Ohio State s Dane Sanzenbacher heads to the end zone after grabbing a pass from Terrelle Pryor in the second quarter. The former Central Catholic standout had two catches for 22 yards.
Kyle Robertson Enlarge
CHAMPAIGN, Ill. - Before they could talk about playing for the Big Ten championship, or even utter that forbidden word - Michigan - the Ohio State Buckeyes had to first navigate four quarters against Illinois, the most explosive team in the conference.
Yesterday the Buckeyes (9-2, 6-1) held Illinois to one touchdown while the outcome was being contested, and supplemented that defensive effort with more than 300 yards rushing. That added up to a 30-20 win.
The victory puts Ohio State in position to clinch at least a share of the Big Ten title if it can defeat its rival in the final game of the season Saturday. And it gave the Buckeyes formal permission to talk about playing Michigan.
"All the focus had to be on Illinois, since we knew they were such a good team and had a great offense," Ohio State sophomore receiver Dane Sanzenbacher said. "If you start worrying about the next thing, you don't take care of the situation right in front of you, and we had to get past Illinois here today for the rest of the year to have the most meaning."
The Buckeyes tweaked their offense to get it in sync with the weather conditions - temperatures in the high 30s and a strong wind. Junior tailback
The Buckeyes Malcolm Jenkins breaks through to knock away the punt by Anthony Santella. The play resulted in a safety.
CHRIS RUSSELL Enlarge
Chris "Beanie" Wells rushed for 143 yards on 23 carries with a touchdown, and freshman quarterback Terrelle Pryor had 110 yards rushing on 13 carries, scored a touchdown, and threw a 20-yard touchdown pass to Sanzenbacher.
"There was a lot of wind out there, so our game plan was to run the ball," Pryor said. "With Illinois having a great offense, we knew we needed to run the clock on them. We couldn't throw as much, but Beanie had a big day - he always has a big day - and we moved the ball when we had to."
Illinois had 455 yards of
offense, slightly better than its Big Ten leading average of 438, but the Buckeyes kept Illini quarterback Juice Williams out of the end zone, and allowed him just one touchdown pass.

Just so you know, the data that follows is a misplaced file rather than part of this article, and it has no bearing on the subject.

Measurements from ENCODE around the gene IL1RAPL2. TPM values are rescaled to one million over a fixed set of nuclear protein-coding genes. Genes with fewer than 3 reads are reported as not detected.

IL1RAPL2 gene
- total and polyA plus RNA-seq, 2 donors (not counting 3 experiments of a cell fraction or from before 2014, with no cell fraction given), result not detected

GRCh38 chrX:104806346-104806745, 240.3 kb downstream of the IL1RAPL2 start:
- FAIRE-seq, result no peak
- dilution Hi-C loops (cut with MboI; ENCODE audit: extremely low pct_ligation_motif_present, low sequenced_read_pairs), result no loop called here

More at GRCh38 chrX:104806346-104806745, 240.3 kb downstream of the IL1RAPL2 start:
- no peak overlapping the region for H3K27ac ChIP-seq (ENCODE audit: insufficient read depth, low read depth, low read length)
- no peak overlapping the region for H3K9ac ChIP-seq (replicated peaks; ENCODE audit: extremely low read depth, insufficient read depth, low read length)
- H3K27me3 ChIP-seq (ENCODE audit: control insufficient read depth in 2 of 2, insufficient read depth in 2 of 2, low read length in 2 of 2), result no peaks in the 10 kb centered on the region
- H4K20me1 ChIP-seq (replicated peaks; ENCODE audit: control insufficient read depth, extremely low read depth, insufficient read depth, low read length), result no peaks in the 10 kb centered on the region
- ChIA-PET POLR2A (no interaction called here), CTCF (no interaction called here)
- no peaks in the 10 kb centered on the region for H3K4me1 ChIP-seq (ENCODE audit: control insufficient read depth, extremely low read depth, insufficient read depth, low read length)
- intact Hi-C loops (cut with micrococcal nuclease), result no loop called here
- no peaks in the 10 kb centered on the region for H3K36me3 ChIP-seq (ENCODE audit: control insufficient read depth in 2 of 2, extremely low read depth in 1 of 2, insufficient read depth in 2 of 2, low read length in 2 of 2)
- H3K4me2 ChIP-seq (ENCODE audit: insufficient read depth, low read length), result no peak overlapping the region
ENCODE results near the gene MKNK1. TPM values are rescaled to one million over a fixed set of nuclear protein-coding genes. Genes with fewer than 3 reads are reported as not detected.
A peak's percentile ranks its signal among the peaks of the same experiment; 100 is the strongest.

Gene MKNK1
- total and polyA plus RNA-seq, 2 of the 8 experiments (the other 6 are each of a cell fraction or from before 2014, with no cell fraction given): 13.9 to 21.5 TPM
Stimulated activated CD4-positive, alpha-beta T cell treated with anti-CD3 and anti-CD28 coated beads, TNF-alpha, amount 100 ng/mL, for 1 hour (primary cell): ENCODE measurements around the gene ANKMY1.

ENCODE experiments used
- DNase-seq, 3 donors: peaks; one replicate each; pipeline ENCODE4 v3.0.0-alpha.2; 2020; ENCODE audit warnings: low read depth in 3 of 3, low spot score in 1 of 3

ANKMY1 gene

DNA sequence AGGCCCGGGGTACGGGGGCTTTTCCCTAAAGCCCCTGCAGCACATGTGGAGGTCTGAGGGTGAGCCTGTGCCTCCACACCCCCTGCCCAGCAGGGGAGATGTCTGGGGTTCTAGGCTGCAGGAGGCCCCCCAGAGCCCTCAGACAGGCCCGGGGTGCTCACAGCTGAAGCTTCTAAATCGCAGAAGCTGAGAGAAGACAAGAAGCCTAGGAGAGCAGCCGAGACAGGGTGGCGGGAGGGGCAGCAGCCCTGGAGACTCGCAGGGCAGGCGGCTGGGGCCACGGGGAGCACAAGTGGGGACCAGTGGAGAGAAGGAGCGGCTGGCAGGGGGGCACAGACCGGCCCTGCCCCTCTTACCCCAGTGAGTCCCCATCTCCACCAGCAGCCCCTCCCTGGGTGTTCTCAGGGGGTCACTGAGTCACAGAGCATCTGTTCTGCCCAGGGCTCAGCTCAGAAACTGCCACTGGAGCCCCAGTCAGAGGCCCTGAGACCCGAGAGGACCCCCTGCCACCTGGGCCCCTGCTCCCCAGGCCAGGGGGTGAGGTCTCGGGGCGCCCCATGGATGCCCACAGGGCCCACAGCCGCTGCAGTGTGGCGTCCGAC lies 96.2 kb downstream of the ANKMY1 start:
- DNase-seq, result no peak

"We did a lot of bending, but we didn't break," Ohio State defensive lineman Nader Abdallah said. "They're gonna move the ball on you, because that hurry-up offense is pretty good. But we won a lot of the individual battles, and had guys make a few big plays besides."
Abdallah was involved in the first critical sequence of the game when Williams fumbled after taking a hit from Tyler Moeller, and Abdallah recovered for the Buckeyes at the Illini 19-yard line less than four minutes into the first quarter. Five plays later Pryor faked the ball to Wells up the middle from the 1, and rolled around end for the touchdown and a 7-0 lead.
After Illinois answered with a quick scoring drive to even things up at 7, the Buckeyes got a big play from their special teams late in the quarter when Malcolm Jenkins shot in from the left side and smothered an Illinois punt, with the ball bouncing out of the end zone for a safety and a 9-7 OSU lead.
Following the safety, Illinois had to free kick into the strong breeze, and the Buckeyes started near midfield. Ohio State scored in five plays, with Wells running three yards for the touchdown and a 16-7 edge.
"Last night I got the feeling that we would be running it a lot today because of the weather," Wells said. "We knew it was going to be a cold one. It was a running backs' dream - cold and wet."
A short time later, Moeller blitzed and blind-sided Williams as the Illinois quarterback released the ball inside the red zone. The pass was intercepted by safety Kurt Coleman, who returned it to the Illinois 24 before fumbling, with Marcus Freeman recovering for Ohio State.
Pryor scrambled with cuts and fakes across the field for a 35-yard gain to the Illinois 25, and three plays later he found Sanzenbacher open behind the Illini defense for a 20-yard touchdown and a 23-7 advantage.
Utilizing its hurry-up offense, Illinois got a pair of field goals before the half ended and trailed 23-13 at the break. Neither team scored in the third period, but Ohio State consumed more than eight minutes with two drives.
"They took the wind in the third quarter, and probably the best thing we did was to eat up a whole lot of clock," coach Jim Tressel said.
The Buckeyes stretched the lead to 30-13 with a 12-yard touchdown run from Daniel "Boom" Herron early in the fourth quarter. Illinois added a touchdown against the Ohio State second-team defense in the game's final minute.
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